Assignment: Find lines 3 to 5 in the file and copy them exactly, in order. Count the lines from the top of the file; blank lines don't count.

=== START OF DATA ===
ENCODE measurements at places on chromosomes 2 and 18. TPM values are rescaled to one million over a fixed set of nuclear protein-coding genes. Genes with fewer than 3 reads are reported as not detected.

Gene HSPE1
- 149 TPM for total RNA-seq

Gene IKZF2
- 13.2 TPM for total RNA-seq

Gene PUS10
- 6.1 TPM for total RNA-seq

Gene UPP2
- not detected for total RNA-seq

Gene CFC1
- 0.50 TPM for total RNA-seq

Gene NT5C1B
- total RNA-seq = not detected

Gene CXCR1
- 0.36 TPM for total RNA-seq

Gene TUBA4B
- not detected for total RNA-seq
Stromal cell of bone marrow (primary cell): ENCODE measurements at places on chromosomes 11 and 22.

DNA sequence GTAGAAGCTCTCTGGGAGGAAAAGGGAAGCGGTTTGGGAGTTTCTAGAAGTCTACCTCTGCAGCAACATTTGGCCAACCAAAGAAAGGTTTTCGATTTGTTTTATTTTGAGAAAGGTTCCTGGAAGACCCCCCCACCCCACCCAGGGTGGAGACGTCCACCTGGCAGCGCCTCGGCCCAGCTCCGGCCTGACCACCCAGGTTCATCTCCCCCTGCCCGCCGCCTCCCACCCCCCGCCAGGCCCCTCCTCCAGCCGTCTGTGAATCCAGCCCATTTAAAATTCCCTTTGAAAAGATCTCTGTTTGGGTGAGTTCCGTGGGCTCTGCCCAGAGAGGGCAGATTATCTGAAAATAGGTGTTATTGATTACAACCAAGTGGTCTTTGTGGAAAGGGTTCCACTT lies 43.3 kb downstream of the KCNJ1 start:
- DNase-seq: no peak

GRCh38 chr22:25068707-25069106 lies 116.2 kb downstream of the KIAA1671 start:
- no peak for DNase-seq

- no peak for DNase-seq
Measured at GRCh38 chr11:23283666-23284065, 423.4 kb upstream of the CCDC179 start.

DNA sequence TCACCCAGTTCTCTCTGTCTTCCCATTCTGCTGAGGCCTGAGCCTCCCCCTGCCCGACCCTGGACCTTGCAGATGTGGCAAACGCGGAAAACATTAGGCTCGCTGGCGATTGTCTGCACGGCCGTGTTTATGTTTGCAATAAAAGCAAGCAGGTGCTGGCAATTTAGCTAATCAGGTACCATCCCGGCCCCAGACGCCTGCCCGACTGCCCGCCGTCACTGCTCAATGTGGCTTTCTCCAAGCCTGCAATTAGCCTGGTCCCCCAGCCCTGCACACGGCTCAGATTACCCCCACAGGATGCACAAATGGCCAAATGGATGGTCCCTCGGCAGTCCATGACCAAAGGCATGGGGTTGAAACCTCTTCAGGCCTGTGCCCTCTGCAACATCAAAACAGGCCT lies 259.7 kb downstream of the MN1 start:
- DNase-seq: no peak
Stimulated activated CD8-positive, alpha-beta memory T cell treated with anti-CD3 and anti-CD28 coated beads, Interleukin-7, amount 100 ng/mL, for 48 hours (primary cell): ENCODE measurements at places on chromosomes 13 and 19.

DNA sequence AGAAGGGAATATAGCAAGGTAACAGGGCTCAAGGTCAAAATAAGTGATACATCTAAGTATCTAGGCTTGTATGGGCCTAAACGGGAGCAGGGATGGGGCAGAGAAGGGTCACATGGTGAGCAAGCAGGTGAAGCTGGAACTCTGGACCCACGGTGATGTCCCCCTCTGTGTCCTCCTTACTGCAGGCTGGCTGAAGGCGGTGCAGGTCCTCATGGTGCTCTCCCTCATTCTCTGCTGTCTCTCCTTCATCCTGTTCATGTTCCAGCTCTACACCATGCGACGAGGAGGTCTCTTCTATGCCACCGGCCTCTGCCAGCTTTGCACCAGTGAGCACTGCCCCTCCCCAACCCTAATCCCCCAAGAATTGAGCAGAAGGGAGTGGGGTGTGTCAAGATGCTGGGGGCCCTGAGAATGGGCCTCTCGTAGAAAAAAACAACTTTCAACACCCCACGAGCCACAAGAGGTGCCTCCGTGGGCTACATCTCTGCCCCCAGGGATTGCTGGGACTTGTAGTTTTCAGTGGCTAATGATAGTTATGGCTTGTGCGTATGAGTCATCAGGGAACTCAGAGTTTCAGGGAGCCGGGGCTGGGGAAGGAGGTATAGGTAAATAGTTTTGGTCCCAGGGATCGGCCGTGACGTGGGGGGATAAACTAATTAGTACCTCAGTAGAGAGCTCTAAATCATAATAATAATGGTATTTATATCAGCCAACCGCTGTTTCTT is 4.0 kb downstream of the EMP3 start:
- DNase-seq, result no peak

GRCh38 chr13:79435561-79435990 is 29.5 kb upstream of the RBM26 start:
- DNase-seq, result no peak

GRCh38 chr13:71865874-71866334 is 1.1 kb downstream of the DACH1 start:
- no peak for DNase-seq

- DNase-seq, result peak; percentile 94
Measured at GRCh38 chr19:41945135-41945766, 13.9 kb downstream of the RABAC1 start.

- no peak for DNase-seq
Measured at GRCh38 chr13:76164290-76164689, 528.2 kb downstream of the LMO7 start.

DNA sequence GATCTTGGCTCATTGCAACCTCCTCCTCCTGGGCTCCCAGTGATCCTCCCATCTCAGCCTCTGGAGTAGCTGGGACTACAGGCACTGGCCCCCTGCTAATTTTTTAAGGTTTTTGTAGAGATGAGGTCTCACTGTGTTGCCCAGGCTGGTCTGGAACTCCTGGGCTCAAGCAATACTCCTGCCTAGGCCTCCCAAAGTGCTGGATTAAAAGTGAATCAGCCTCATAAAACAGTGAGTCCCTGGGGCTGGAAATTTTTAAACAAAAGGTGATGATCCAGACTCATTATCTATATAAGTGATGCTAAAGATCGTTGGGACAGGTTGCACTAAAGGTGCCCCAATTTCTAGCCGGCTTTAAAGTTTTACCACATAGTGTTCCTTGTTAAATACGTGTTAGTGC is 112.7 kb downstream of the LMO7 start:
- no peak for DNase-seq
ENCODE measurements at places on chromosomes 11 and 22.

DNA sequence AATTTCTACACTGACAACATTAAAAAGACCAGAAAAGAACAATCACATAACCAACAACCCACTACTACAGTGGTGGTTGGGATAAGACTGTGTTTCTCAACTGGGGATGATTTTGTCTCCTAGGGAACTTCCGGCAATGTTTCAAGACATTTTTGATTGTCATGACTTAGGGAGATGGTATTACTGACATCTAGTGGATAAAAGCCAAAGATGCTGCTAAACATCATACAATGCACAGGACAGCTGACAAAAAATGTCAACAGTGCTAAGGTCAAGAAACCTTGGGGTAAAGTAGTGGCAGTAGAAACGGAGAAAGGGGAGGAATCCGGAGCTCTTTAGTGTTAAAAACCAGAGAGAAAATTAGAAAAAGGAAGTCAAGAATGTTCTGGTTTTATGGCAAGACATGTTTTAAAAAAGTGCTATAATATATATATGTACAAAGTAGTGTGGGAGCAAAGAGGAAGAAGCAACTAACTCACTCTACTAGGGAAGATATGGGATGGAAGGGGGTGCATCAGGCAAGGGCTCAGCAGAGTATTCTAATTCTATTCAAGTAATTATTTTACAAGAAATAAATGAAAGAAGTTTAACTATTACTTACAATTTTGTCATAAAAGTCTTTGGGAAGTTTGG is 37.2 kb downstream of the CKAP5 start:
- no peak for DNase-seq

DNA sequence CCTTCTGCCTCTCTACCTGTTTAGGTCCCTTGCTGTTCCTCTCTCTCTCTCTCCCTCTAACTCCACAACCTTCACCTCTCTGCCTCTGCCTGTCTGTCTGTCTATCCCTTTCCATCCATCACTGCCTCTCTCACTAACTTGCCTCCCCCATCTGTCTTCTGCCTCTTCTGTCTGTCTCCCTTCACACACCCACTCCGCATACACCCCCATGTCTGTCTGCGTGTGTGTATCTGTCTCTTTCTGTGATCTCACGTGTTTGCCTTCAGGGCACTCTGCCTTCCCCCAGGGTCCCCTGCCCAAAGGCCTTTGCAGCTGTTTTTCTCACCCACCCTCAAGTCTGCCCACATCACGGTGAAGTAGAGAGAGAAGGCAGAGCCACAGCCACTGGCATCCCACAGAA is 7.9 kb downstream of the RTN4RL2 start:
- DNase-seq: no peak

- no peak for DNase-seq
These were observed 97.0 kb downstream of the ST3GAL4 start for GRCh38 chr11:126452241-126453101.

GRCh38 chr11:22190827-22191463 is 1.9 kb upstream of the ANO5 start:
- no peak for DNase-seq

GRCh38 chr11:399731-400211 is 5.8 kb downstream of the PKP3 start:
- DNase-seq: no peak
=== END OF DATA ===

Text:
- 149 TPM for total RNA-seq

Gene IKZF2
- 13.2 TPM for total RNA-seq